Isaiah goes on to warn the southern kingdom to guard against the rationale that the north followed that got them into trouble. This passage is often misquoted by teachers and ministers when they say that God teaches “line upon line and precept upon precept…” as a means of helping the people of God. Actually Isaiah is warning the people not to expect everything that God tells them to appeal to their logic and rational lest they (v. 13) they “fall backward, be broken, and snared, and taken (into captivity) which ultimately is exactly what happened. In the midst of this prophetic exhortation is a declaration of a voice rising up with stammering lips to speak to the people of Jerusalem which eventually takes place on the day of Pentecost as we read in Acts 2:
[Act 2:1-4 KJV] 1 And when the day of Pentecost was fully come, they were all with one accord in one place. 2 And suddenly there came a sound from heaven as of a rushing mighty wind, and it filled all the house where they were sitting. 3 And there appeared unto them cloven tongues like as of fire, and it sat upon each of them. 4 And they were all filled with the Holy Ghost, and began to speak with other tongues, as the Spirit gave them utterance.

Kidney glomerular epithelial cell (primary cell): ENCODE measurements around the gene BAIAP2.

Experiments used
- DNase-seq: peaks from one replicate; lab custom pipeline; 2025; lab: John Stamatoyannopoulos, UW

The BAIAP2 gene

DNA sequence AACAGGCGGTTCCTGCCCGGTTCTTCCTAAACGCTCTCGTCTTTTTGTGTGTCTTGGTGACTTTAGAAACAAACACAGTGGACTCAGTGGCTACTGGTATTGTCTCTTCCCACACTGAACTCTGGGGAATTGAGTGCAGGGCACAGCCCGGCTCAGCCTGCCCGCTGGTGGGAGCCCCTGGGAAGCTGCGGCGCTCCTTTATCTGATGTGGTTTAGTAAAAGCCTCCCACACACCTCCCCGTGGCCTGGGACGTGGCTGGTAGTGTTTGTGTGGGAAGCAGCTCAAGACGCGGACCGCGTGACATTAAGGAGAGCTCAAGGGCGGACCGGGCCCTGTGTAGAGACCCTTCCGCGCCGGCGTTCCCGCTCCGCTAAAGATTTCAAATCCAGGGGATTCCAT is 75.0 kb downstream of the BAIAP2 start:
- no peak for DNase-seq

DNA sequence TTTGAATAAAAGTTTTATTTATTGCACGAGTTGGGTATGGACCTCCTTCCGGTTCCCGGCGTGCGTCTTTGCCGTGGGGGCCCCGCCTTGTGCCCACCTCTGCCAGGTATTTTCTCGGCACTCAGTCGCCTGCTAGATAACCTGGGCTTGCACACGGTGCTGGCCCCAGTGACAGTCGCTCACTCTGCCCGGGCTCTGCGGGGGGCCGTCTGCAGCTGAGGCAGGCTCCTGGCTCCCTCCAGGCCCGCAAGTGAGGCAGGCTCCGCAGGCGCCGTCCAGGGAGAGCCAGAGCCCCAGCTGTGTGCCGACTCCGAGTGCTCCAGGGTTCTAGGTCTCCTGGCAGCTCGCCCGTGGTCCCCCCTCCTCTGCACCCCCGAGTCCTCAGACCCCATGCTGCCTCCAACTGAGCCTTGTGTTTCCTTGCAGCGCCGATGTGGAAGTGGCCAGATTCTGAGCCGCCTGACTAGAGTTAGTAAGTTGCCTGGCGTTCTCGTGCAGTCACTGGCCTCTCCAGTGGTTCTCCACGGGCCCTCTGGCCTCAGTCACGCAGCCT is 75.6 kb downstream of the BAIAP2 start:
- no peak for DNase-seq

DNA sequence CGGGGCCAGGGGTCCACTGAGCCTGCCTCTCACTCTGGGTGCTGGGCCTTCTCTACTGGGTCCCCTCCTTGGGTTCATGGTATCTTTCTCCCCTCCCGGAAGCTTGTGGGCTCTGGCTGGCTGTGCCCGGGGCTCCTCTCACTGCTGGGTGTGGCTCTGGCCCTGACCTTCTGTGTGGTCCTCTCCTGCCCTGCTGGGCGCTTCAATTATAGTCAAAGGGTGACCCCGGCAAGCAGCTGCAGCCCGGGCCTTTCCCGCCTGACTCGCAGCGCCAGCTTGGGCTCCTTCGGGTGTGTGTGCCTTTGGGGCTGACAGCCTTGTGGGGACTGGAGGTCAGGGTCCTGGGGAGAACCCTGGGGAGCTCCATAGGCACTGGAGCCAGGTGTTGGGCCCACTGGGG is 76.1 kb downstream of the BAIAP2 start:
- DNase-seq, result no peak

This came about in a day when the priests and rulers in Jerusalem had made the very error that Isaiah speaks against in chapter 28. The people in Isaiah’s day made decisions that made sense to them, that they felt they had no other choice than to commit to even though in so doing they set themselves in opposition against God and forsake their trust in the leading of the Lord and the dictates of God’s word. The southern kingdom in Isaiah’s day responded to the threat of invasion from the north by setting up idols in the temple of God in order to impress and influence the Assyrians to spare them and protect them. They thought they were still faithful servants of Jehovah – just doing what was necessary, making necessary compromises for their own survival. This was exactly the thinking of the leaders of the people in Jesus day who crucified Jesus because they feared his popularity would bring down upon them the wrath of Rome. As a result of their demand to implement solutions that arose from “line upon line, precept upon precept” thinking they brought upon themselves their own destruction and crucified the Lord of Glory, their own Messiah.